Once upon a time there were four sisters, daughters of Count Raymond Berengar V, of Provence, known as the land of song. His court was enchanting, happy and idyllic. As his daughters grew their beauty was broadcast far and wide by troubadours (spin doctors of the period) and suitors came acalling.
At a very tender age, Marguerite, the eldest, was married to the King of France, Louis IX. This was quickly followed by the marriage of the second daughter, Eleanor to the King of England, Henry III, (John’s son). These alliances brought great happiness to both kingdoms. They were further cemented when daughter number three, Sancha, married Richard of Cornwall, Henry’s brother. Not to be outdone, Beatrice, the youngest, married the brother of Louis, Charles, Count of Anjou.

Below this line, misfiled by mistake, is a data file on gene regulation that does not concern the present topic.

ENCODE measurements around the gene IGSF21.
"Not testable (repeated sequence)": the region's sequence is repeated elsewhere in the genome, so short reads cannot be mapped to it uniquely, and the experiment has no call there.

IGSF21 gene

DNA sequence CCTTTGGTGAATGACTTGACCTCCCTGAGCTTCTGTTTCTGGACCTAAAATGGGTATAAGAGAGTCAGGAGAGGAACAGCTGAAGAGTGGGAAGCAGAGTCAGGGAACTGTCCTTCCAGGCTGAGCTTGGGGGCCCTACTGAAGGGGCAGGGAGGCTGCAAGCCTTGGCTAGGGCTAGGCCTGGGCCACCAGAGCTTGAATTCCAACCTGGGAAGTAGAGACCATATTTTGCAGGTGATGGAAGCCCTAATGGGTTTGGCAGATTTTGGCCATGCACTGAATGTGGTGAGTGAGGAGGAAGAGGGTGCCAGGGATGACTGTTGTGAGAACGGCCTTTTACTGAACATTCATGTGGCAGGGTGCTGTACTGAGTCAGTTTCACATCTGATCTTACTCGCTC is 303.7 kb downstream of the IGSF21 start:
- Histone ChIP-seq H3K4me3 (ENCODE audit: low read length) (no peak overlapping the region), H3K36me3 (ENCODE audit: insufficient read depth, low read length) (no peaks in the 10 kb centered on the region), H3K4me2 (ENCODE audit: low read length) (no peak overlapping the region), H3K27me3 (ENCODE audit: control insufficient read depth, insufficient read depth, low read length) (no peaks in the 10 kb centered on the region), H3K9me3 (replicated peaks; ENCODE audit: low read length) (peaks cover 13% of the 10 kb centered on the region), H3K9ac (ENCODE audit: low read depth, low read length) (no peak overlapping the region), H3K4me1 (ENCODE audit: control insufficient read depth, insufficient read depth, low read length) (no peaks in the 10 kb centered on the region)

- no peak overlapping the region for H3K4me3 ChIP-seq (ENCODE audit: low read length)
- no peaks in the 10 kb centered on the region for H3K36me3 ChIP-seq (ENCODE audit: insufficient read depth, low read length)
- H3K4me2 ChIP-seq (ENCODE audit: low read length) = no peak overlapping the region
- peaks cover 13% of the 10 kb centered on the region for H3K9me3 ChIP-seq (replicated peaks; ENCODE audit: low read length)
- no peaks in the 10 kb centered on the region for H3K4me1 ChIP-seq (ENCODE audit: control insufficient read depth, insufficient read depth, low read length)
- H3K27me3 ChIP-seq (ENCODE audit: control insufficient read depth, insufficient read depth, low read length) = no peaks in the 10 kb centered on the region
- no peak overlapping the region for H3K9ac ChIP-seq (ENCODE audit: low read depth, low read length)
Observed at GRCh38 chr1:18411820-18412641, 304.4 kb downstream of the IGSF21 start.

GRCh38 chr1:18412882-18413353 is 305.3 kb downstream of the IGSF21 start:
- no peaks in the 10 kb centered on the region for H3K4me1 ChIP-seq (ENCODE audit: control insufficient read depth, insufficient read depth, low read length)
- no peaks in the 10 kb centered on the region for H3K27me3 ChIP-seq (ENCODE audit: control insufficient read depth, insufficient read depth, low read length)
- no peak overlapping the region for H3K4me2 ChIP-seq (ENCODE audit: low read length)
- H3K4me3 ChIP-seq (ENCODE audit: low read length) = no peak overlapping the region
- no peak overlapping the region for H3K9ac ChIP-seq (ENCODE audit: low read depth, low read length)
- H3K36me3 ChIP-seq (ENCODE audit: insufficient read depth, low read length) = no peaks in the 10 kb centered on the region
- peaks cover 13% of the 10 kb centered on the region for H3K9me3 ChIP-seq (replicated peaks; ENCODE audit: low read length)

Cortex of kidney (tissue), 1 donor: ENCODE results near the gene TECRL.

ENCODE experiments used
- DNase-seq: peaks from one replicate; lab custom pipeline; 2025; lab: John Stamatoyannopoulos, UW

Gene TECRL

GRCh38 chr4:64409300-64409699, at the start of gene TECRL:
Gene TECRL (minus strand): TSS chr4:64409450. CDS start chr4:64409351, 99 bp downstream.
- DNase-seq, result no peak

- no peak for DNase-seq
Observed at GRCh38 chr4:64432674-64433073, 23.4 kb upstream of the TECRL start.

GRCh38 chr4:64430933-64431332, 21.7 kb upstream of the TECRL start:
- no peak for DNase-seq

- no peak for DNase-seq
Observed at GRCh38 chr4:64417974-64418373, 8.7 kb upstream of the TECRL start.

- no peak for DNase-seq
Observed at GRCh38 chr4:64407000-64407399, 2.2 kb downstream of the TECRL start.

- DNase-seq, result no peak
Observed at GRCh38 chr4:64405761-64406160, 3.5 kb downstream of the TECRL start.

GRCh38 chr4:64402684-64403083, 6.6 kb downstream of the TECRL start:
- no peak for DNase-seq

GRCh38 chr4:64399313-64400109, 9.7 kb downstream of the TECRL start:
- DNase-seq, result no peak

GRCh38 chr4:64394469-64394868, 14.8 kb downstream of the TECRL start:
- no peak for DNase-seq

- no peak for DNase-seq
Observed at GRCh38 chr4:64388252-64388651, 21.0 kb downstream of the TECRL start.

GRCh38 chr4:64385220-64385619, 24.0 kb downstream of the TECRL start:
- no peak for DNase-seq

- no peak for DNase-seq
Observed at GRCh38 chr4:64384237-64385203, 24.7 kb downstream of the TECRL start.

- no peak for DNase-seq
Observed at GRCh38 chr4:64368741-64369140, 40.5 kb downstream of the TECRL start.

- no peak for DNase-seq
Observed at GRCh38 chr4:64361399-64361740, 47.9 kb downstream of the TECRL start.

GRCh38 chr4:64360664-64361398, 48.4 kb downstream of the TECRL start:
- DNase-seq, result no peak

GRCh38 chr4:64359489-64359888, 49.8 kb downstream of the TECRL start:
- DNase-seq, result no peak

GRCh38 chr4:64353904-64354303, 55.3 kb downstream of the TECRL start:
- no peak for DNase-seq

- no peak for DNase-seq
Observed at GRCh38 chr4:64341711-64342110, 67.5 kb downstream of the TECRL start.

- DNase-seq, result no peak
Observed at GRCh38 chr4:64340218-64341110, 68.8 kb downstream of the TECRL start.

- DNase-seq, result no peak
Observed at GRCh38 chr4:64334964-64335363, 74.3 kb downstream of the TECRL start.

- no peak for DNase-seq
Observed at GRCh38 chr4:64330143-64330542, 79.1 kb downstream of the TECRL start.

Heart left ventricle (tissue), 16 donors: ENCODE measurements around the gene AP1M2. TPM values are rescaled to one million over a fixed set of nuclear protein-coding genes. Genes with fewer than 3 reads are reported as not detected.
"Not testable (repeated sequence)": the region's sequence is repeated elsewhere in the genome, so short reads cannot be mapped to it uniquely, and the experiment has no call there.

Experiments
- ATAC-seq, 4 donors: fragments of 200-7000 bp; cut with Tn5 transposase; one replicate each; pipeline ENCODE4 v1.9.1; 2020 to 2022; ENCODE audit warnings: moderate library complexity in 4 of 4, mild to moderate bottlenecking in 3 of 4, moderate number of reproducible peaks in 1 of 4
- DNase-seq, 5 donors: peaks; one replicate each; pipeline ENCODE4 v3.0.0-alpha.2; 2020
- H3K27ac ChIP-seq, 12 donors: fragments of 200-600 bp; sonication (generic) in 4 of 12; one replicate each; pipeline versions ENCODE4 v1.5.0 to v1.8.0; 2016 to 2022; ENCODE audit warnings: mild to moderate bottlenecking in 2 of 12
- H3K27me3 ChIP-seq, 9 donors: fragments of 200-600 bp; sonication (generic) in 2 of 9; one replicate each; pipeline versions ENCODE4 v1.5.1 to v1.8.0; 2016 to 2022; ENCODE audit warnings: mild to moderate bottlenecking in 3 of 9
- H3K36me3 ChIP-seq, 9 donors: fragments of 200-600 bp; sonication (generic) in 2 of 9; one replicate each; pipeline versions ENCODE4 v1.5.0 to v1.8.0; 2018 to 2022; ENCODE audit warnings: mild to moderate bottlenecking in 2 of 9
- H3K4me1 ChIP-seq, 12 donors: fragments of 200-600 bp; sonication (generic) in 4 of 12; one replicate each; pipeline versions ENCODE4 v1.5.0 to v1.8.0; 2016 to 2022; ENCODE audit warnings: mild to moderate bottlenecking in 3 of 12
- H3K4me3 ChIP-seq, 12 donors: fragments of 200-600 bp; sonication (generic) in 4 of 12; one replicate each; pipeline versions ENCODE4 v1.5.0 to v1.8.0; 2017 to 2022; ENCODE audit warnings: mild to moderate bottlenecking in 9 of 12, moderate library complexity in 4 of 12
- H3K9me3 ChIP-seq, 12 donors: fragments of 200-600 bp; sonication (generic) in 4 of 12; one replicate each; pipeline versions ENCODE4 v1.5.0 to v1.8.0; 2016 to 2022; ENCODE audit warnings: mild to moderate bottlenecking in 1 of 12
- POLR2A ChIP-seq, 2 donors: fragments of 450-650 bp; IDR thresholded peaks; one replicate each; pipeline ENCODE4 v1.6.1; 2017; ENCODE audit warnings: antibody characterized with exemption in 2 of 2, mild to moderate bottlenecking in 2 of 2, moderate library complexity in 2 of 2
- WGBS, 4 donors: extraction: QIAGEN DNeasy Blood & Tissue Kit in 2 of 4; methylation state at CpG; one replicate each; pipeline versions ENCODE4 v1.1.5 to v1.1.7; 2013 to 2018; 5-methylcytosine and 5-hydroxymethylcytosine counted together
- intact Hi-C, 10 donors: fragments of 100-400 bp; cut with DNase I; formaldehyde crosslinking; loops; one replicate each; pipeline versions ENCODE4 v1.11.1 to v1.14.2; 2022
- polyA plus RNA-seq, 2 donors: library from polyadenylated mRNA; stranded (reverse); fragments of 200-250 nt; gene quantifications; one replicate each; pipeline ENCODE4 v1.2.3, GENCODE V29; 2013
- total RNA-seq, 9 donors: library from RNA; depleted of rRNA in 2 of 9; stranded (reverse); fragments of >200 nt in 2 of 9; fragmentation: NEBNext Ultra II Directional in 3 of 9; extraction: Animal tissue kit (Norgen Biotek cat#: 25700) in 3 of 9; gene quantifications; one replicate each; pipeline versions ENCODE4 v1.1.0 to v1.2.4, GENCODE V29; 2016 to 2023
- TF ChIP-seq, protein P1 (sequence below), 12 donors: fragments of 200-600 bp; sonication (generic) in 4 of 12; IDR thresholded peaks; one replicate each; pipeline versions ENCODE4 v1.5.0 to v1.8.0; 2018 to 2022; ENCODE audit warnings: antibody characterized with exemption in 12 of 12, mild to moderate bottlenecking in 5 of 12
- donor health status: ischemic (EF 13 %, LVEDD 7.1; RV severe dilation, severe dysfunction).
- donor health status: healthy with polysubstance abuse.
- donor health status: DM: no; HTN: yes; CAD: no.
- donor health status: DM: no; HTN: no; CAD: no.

Sancha’s husband, through his business acumen became the richest man in England. Later he was offered the crown of Germany – not that he visited his realm much.
Beatrice, was particularly jealous of her three queen sisters so jumped at the chance of becoming Queen of Sicily, although she never actually set foot on the island.
The two eldest daughters lived happily ever after Their unions brought a period of great peace between England and France epitomised by the family Christmas gatherings, where music, sumptuous clothes and general congeniality prevailed.
Sancha was not so lucky. She was neglected by Richard and died at age 35. Beatrice, like the two eldest sisters followed her husband into battle in order to gain Sicily, but did not live to see the island.
This thirteenth century Provence fairytale is celebrated in Dante’s The Divine Comedy: Paradise, Canto VI.
I thoroughly enjoyed this romp and Nancy Goldstone’s dry humour and style
Four Queens by Nancy Goldstone
Director of the Board